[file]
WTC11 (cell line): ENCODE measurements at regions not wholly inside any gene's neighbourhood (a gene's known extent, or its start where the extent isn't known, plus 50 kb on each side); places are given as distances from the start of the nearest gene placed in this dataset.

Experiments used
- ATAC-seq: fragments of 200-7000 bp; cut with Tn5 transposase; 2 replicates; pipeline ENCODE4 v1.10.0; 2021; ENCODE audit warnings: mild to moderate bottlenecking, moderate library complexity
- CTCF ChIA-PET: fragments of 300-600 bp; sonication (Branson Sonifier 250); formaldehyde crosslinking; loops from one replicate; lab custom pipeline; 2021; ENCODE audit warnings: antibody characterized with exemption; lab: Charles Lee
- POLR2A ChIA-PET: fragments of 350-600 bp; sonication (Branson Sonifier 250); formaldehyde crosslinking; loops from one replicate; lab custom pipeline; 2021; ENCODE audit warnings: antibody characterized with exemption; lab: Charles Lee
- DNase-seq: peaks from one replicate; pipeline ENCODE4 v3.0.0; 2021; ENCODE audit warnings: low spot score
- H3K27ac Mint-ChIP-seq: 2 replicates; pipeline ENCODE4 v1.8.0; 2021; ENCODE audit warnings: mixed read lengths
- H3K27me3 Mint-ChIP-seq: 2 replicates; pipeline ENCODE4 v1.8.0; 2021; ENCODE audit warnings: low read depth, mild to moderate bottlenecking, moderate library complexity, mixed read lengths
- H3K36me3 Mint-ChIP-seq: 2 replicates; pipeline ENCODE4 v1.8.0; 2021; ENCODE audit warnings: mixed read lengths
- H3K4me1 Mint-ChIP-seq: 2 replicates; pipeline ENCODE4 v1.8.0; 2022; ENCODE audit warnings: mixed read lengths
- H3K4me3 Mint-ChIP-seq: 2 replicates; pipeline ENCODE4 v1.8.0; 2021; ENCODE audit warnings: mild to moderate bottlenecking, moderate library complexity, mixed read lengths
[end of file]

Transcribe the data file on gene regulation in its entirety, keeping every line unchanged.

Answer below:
WTC11 (cell line): ENCODE measurements at regions not wholly inside any gene's neighbourhood (a gene's known extent, or its start where the extent isn't known, plus 50 kb on each side); places are given as distances from the start of the nearest gene placed in this dataset.

Experiments used
- ATAC-seq: fragments of 200-7000 bp; cut with Tn5 transposase; 2 replicates; pipeline ENCODE4 v1.10.0; 2021; ENCODE audit warnings: mild to moderate bottlenecking, moderate library complexity
- CTCF ChIA-PET: fragments of 300-600 bp; sonication (Branson Sonifier 250); formaldehyde crosslinking; loops from one replicate; lab custom pipeline; 2021; ENCODE audit warnings: antibody characterized with exemption; lab: Charles Lee
- POLR2A ChIA-PET: fragments of 350-600 bp; sonication (Branson Sonifier 250); formaldehyde crosslinking; loops from one replicate; lab custom pipeline; 2021; ENCODE audit warnings: antibody characterized with exemption; lab: Charles Lee
- DNase-seq: peaks from one replicate; pipeline ENCODE4 v3.0.0; 2021; ENCODE audit warnings: low spot score
- H3K27ac Mint-ChIP-seq: 2 replicates; pipeline ENCODE4 v1.8.0; 2021; ENCODE audit warnings: mixed read lengths
- H3K27me3 Mint-ChIP-seq: 2 replicates; pipeline ENCODE4 v1.8.0; 2021; ENCODE audit warnings: low read depth, mild to moderate bottlenecking, moderate library complexity, mixed read lengths
- H3K36me3 Mint-ChIP-seq: 2 replicates; pipeline ENCODE4 v1.8.0; 2021; ENCODE audit warnings: mixed read lengths
- H3K4me1 Mint-ChIP-seq: 2 replicates; pipeline ENCODE4 v1.8.0; 2022; ENCODE audit warnings: mixed read lengths
- H3K4me3 Mint-ChIP-seq: 2 replicates; pipeline ENCODE4 v1.8.0; 2021; ENCODE audit warnings: mild to moderate bottlenecking, moderate library complexity, mixed read lengths